In the West at least, speculative fiction has struggled with the burden of the racist and sexist societies from which it emerged. A genre that coalesced around art that explored the unknown, speculating about the future and the past, imagining all the what-ifs, often failed spectacularly in clearing the hurdles of its own present prejudices. For example, Star Trek: The Original Series was forced to recast its first officer from a character played by a woman to a character played by a white man before it was allowed to air.
Today that is not the case. As the genre expands to cater to more voices, the worlds that are being created are more nuanced, more diverse. They challenge ideas about who are the good guys and who are the bad. They explicitly deal with the underlying assumptions about who is supposed to be in charge and why. For instance, Kai Ashante Wilson’s Devil in America takes the trope of the devil’s bargain and radically re-imagines it. By featuring a narrator who is a young black girl and setting it in the Antebellum South, it becomes a searing indictment of racial violence in the United States.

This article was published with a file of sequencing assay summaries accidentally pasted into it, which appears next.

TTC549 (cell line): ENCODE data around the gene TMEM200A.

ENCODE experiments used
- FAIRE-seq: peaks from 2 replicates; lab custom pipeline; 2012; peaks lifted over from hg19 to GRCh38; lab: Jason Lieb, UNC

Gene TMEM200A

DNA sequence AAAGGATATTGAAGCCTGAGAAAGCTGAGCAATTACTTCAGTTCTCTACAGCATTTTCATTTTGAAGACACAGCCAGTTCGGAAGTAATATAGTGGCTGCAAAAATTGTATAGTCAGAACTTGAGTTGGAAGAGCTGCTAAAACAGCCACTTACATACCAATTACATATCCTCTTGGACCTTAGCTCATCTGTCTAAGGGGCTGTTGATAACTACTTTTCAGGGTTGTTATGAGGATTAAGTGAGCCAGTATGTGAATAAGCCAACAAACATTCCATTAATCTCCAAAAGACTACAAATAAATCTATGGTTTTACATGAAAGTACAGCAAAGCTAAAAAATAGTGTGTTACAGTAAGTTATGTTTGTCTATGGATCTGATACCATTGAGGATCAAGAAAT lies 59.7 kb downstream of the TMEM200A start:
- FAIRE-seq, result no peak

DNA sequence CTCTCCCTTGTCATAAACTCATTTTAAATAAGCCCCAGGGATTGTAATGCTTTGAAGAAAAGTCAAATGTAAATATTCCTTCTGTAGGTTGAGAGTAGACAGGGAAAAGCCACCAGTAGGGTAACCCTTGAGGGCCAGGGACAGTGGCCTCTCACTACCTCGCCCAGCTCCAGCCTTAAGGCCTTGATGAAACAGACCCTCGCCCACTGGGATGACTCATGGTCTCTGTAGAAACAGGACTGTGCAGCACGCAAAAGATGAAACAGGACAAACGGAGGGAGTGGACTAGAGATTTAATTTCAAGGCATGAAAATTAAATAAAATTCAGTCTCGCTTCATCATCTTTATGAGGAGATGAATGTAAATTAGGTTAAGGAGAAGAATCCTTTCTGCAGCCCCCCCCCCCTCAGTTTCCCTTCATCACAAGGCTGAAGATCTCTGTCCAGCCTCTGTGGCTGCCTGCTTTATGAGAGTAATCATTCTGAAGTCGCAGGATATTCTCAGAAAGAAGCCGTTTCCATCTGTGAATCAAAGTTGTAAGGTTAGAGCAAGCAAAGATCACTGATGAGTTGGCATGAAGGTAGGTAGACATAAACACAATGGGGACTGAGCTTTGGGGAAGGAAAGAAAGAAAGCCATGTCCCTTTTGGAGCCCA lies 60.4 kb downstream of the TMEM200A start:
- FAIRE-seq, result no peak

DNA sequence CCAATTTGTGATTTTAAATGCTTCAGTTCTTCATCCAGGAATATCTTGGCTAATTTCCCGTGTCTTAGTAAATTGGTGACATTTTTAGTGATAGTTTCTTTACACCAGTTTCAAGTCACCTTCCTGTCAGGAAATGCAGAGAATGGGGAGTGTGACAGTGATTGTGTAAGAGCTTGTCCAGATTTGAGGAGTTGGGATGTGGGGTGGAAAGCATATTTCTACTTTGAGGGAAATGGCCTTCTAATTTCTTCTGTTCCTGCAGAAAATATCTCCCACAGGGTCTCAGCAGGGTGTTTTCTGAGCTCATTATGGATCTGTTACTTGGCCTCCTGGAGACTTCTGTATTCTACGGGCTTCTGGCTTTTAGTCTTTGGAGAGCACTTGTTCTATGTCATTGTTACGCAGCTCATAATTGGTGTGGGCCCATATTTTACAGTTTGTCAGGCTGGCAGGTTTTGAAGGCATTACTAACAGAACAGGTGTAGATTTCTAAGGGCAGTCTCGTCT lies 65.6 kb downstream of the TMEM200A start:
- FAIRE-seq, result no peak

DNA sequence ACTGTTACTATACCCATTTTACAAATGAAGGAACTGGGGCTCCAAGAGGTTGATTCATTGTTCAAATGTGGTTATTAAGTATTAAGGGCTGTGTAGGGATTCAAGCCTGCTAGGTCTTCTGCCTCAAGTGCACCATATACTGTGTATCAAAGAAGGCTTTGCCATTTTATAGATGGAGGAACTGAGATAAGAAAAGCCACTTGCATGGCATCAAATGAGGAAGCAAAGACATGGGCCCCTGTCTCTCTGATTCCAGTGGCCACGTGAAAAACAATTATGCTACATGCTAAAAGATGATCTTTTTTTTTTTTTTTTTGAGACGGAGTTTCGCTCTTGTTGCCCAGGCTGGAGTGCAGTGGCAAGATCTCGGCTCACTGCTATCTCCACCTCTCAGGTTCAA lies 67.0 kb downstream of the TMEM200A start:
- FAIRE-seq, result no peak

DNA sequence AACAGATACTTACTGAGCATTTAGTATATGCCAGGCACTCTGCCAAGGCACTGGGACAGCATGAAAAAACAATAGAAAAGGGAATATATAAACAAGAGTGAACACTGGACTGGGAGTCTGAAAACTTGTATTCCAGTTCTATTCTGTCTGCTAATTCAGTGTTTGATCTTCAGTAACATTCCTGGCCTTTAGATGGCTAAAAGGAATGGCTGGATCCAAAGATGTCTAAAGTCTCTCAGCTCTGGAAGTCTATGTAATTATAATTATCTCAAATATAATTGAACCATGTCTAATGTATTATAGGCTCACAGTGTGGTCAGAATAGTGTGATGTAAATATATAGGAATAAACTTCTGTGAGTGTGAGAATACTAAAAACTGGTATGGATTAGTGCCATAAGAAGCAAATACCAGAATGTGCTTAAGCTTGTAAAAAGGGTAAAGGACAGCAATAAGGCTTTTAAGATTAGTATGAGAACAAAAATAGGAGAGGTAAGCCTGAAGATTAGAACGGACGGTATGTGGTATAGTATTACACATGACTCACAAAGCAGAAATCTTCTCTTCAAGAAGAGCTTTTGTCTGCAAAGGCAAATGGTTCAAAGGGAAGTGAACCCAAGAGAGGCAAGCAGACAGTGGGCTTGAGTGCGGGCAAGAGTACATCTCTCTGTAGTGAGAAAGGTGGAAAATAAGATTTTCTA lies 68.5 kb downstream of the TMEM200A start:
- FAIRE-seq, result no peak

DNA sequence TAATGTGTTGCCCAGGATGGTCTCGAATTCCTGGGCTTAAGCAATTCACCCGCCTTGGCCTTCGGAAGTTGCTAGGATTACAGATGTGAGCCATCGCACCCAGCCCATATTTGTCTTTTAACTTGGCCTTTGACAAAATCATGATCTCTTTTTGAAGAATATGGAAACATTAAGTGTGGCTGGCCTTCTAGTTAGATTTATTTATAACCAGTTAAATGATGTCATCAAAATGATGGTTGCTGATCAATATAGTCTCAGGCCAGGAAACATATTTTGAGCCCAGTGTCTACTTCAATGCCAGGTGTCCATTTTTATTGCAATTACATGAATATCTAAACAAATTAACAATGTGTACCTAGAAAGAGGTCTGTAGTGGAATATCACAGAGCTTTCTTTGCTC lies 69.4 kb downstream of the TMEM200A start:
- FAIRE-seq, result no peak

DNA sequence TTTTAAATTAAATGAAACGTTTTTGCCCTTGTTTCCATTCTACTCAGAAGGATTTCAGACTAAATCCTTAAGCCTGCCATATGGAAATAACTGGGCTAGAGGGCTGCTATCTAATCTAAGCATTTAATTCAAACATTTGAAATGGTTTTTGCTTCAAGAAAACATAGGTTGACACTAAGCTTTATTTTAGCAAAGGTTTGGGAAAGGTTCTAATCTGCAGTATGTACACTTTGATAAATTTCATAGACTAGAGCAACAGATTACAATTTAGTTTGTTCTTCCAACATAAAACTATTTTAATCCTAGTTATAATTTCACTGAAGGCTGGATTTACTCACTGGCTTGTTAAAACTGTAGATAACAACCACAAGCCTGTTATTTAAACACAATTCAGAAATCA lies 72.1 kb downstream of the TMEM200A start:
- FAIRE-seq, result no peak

This has enraged the groups who once saw the genre as their exclusive domain. These groups see themselves as underdogs fighting against literary, political and religious discrimination by nefarious ‘Social Justice Warriors.’ This term was first coined as a pejorative to describe people who would “engage in arguments on social justice on the internet, often in a shallow or not well-thought-out way, for the purpose of raising their own personal reputation.” It was taken up by right-wing ideologues to describe activists who lobby for greater inclusiveness, mostly in genre and fan spaces. To many of those at the vanguard of the backlash, SJWs are powerful arbiters of social taste who control the media and are stamping out the right to free speech and liberty of those who do not conform to their narrow politically correct worldviews.